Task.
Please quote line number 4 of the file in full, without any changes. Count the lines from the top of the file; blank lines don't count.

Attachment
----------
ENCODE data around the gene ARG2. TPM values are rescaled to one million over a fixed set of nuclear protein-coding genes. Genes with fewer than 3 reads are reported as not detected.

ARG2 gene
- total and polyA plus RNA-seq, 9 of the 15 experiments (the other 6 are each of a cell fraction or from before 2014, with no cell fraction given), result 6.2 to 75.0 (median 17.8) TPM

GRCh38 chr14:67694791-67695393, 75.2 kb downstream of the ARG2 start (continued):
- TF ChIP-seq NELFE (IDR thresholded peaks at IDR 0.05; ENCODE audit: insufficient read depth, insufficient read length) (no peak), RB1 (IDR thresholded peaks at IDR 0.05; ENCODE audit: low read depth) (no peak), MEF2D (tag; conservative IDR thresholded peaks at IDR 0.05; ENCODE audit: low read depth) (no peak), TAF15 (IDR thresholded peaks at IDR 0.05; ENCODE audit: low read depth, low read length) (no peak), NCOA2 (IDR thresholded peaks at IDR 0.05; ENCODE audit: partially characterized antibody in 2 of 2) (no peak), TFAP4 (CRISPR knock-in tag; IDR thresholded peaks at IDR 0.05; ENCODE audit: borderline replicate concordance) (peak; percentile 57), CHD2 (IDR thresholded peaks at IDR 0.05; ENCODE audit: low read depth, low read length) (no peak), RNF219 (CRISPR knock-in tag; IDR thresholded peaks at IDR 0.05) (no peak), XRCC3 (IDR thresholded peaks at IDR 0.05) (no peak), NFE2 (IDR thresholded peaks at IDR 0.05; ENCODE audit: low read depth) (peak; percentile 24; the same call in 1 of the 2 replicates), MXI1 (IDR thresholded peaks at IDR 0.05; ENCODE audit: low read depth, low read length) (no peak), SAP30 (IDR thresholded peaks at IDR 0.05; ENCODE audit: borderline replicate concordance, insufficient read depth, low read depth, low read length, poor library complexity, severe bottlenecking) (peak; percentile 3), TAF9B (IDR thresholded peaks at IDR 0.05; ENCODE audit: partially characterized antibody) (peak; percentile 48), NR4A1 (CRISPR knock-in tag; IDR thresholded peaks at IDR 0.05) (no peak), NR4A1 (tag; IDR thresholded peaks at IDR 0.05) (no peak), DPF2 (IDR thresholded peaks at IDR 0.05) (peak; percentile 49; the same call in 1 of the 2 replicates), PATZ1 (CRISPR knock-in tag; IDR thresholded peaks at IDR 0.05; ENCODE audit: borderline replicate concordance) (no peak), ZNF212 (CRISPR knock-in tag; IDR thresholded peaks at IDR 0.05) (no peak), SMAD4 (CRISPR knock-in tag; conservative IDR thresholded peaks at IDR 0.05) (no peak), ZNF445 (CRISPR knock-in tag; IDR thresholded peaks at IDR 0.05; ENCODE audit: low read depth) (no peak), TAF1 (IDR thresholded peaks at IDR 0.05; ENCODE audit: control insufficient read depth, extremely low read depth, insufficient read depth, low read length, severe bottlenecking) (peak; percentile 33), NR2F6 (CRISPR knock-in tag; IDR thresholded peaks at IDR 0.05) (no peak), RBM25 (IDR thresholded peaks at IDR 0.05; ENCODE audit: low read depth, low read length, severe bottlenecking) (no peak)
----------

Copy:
GRCh38 chr14:67694791-67695393, 75.2 kb downstream of the ARG2 start (continued):